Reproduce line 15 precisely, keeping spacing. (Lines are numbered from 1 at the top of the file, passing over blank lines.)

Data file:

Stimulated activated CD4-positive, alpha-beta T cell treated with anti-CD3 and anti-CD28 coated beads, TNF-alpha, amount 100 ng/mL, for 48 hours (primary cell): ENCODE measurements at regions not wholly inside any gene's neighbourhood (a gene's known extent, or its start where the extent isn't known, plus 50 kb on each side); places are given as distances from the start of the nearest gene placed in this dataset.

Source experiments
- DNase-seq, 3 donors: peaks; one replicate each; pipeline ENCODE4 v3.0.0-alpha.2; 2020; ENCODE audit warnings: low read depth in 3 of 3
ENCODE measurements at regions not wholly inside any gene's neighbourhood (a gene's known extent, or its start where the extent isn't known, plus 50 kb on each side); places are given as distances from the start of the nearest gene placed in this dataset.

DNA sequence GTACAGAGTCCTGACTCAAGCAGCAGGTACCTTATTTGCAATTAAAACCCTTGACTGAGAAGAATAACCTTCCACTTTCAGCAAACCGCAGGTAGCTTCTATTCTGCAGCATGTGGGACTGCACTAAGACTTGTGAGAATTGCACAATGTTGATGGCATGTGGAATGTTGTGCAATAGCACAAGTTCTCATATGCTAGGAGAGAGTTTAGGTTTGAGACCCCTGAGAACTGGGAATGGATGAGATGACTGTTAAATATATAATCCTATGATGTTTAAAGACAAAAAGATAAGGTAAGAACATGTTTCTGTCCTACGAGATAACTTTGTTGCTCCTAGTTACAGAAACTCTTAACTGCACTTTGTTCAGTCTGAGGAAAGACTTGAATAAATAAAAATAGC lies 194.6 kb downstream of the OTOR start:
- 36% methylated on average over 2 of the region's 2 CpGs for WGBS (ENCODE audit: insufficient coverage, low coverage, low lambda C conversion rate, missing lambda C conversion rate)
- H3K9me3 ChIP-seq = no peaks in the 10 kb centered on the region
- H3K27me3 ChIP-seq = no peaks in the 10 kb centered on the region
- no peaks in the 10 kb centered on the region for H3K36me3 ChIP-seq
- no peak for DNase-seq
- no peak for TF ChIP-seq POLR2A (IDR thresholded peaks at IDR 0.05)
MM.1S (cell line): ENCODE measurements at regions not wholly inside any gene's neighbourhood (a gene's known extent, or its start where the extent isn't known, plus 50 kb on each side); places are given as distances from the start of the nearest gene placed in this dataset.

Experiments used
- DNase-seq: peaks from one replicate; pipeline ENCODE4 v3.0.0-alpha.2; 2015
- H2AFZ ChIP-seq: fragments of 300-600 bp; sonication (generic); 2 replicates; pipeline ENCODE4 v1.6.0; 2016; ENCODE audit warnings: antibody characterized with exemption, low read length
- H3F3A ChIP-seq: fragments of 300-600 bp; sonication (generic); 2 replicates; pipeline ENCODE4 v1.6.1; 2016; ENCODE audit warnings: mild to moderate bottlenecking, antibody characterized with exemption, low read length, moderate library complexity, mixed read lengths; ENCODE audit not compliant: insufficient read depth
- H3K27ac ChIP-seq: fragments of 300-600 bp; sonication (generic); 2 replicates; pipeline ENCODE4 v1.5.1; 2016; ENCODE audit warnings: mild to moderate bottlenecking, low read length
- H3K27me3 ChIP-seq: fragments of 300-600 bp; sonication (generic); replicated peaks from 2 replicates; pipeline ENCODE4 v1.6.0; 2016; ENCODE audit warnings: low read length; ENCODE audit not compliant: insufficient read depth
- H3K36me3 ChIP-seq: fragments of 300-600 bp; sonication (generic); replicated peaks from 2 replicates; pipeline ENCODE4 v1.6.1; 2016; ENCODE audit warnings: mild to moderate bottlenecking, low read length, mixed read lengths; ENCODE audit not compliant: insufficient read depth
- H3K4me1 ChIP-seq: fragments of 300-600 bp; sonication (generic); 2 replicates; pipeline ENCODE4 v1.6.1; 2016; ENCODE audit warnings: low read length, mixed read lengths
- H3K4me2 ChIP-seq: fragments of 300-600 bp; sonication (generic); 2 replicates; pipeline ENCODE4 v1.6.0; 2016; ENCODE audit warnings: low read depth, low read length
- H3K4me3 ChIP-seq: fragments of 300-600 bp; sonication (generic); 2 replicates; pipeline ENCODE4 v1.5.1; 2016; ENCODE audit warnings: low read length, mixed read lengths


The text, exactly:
- H2AFZ ChIP-seq: fragments of 300-600 bp; sonication (generic); 2 replicates; pipeline ENCODE4 v1.6.0; 2016; ENCODE audit warnings: antibody characterized with exemption, low read length